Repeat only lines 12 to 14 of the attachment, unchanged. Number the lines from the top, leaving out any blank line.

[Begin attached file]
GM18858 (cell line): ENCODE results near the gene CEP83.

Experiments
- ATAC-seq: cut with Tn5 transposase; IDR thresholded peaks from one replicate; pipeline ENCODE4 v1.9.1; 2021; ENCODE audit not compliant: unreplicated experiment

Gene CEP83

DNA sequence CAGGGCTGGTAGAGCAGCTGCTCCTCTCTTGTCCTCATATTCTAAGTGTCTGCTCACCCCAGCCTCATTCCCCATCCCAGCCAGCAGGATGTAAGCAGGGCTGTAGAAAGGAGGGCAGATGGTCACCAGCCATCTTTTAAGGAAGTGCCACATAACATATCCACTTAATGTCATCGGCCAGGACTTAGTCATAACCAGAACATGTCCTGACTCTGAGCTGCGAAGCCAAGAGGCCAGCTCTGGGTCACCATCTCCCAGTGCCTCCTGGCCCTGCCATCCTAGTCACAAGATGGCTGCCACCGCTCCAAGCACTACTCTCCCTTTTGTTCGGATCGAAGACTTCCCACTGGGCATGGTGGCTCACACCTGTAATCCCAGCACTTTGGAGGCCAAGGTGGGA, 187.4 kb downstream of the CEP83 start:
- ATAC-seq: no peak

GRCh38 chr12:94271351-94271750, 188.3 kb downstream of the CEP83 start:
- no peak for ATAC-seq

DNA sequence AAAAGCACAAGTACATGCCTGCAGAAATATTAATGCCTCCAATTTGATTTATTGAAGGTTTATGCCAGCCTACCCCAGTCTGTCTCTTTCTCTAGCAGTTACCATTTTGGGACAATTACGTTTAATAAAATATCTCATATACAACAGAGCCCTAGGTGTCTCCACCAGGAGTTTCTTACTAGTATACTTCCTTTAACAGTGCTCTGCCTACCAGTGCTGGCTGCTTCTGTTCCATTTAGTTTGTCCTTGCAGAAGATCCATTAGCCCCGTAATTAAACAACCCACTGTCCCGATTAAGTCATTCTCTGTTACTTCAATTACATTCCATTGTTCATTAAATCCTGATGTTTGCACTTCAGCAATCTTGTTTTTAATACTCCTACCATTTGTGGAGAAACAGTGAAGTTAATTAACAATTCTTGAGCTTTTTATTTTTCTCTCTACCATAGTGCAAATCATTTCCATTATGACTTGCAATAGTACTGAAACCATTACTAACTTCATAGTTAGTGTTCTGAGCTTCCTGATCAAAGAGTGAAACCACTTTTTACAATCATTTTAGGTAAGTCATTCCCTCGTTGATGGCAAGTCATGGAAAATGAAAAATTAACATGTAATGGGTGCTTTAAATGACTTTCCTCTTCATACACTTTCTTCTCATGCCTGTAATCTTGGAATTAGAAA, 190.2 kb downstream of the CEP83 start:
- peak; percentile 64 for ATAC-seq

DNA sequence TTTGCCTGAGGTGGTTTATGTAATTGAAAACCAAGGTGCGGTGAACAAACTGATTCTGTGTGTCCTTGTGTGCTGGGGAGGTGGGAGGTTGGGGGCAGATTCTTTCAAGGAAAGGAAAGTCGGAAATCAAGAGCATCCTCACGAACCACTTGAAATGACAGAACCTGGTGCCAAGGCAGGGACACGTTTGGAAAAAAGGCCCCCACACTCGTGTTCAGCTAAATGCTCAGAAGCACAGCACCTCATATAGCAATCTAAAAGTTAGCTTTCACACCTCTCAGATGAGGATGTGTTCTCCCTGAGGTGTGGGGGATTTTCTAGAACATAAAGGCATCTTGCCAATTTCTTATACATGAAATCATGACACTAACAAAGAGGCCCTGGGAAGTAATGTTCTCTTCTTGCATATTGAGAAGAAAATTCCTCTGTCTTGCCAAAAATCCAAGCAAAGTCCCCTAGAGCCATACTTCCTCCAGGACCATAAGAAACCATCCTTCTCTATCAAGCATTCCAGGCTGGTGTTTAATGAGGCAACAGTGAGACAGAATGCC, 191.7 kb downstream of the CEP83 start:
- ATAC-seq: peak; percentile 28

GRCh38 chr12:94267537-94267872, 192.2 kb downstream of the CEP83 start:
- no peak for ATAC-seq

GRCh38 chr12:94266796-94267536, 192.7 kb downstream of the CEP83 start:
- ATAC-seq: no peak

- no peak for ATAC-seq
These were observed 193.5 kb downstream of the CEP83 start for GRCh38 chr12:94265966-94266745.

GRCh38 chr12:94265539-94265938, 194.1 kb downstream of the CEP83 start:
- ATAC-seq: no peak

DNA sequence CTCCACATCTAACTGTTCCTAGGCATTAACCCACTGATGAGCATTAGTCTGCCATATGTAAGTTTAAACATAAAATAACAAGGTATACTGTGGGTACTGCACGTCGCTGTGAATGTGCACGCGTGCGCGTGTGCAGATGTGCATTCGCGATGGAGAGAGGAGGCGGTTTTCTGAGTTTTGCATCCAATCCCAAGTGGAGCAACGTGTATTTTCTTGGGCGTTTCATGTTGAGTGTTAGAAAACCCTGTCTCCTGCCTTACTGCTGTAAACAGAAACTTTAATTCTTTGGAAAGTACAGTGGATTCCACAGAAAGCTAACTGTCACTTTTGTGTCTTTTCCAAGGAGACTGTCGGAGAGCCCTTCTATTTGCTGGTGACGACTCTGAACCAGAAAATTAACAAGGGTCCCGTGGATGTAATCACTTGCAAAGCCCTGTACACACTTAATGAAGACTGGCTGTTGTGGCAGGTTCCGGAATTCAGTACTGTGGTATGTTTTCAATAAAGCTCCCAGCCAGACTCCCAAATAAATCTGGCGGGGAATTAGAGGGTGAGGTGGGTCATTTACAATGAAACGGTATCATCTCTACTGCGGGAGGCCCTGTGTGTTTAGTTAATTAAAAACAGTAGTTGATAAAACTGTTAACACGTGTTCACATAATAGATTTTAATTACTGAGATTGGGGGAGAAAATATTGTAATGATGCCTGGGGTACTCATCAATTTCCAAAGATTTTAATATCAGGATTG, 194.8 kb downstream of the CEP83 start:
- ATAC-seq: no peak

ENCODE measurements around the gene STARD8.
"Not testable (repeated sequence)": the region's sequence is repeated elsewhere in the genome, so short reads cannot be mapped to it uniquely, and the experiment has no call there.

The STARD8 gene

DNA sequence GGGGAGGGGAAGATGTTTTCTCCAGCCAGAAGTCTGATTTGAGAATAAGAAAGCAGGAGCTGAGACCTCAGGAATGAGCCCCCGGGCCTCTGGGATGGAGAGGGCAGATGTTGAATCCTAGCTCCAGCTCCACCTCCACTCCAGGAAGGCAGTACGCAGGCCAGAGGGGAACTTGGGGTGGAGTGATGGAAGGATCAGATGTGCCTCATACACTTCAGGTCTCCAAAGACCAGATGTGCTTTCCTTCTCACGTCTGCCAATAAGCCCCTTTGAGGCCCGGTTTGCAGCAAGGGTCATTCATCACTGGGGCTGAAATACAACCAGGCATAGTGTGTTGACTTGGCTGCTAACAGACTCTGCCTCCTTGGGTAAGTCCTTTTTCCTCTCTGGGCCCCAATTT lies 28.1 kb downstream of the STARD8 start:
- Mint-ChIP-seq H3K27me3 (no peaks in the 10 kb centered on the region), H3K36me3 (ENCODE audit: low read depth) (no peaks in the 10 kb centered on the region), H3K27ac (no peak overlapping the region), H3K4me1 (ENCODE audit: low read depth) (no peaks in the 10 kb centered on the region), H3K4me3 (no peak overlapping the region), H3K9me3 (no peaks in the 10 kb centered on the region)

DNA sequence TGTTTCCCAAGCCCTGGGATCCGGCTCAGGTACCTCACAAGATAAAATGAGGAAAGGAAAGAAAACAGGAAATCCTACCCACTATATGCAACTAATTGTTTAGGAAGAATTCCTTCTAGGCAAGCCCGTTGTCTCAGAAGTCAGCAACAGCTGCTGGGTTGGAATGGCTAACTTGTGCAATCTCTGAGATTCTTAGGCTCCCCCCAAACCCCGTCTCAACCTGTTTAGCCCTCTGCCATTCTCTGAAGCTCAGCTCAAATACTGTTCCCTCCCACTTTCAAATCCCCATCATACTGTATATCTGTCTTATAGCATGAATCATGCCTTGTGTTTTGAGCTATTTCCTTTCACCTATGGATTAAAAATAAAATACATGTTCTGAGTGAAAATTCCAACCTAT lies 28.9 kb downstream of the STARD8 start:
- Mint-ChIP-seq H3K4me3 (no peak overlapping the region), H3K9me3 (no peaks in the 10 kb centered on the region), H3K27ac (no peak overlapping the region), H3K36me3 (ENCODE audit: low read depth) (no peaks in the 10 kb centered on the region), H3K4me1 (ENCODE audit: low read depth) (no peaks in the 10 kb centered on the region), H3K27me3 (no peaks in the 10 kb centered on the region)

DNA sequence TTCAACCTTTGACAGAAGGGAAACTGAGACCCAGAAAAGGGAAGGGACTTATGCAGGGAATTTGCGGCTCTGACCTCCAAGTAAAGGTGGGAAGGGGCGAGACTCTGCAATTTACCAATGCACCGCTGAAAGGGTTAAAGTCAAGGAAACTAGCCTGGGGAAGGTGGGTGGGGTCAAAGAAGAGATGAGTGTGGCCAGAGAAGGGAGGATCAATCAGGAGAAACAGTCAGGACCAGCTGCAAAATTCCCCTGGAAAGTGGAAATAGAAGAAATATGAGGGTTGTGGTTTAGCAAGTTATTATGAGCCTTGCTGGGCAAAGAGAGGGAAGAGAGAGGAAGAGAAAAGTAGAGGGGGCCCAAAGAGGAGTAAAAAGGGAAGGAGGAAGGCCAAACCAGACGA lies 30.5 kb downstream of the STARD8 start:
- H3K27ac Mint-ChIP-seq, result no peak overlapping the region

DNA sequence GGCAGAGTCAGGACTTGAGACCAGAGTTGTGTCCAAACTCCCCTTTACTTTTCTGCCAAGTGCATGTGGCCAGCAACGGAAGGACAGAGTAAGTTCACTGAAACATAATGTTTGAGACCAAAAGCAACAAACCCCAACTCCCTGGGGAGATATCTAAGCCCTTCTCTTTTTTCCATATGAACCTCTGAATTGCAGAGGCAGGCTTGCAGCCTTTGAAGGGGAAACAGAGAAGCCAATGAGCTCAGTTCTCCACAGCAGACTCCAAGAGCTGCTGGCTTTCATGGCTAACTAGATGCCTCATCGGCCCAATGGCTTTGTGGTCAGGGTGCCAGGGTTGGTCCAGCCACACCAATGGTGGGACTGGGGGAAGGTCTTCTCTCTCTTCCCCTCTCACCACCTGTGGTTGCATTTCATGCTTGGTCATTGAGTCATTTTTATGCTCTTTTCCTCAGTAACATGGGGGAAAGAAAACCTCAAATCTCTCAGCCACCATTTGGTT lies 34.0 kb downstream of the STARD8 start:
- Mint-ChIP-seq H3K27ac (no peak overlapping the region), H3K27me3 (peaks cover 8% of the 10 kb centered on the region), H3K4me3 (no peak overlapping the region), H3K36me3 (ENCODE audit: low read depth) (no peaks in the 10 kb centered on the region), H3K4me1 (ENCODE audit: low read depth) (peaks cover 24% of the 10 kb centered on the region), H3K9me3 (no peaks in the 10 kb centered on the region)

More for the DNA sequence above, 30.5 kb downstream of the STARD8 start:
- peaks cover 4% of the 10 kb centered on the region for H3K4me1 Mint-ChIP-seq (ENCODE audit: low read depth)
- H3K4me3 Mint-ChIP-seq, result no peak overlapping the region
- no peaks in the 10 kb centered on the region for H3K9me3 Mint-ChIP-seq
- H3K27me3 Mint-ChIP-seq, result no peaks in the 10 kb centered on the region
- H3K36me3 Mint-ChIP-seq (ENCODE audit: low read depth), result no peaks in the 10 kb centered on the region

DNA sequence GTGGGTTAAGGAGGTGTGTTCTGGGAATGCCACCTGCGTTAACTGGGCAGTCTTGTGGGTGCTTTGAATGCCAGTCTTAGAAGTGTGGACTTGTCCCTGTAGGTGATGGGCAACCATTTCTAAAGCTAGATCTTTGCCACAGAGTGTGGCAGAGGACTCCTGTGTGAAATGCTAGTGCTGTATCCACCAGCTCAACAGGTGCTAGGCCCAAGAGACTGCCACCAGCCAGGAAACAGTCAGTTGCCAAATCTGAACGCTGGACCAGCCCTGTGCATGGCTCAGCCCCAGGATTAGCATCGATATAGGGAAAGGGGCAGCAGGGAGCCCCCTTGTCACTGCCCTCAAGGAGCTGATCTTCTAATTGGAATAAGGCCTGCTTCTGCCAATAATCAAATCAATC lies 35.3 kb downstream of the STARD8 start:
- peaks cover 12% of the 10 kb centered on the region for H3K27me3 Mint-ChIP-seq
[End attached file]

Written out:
- ATAC-seq: peak; percentile 28

GRCh38 chr12:94267537-94267872, 192.2 kb downstream of the CEP83 start:
- no peak for ATAC-seq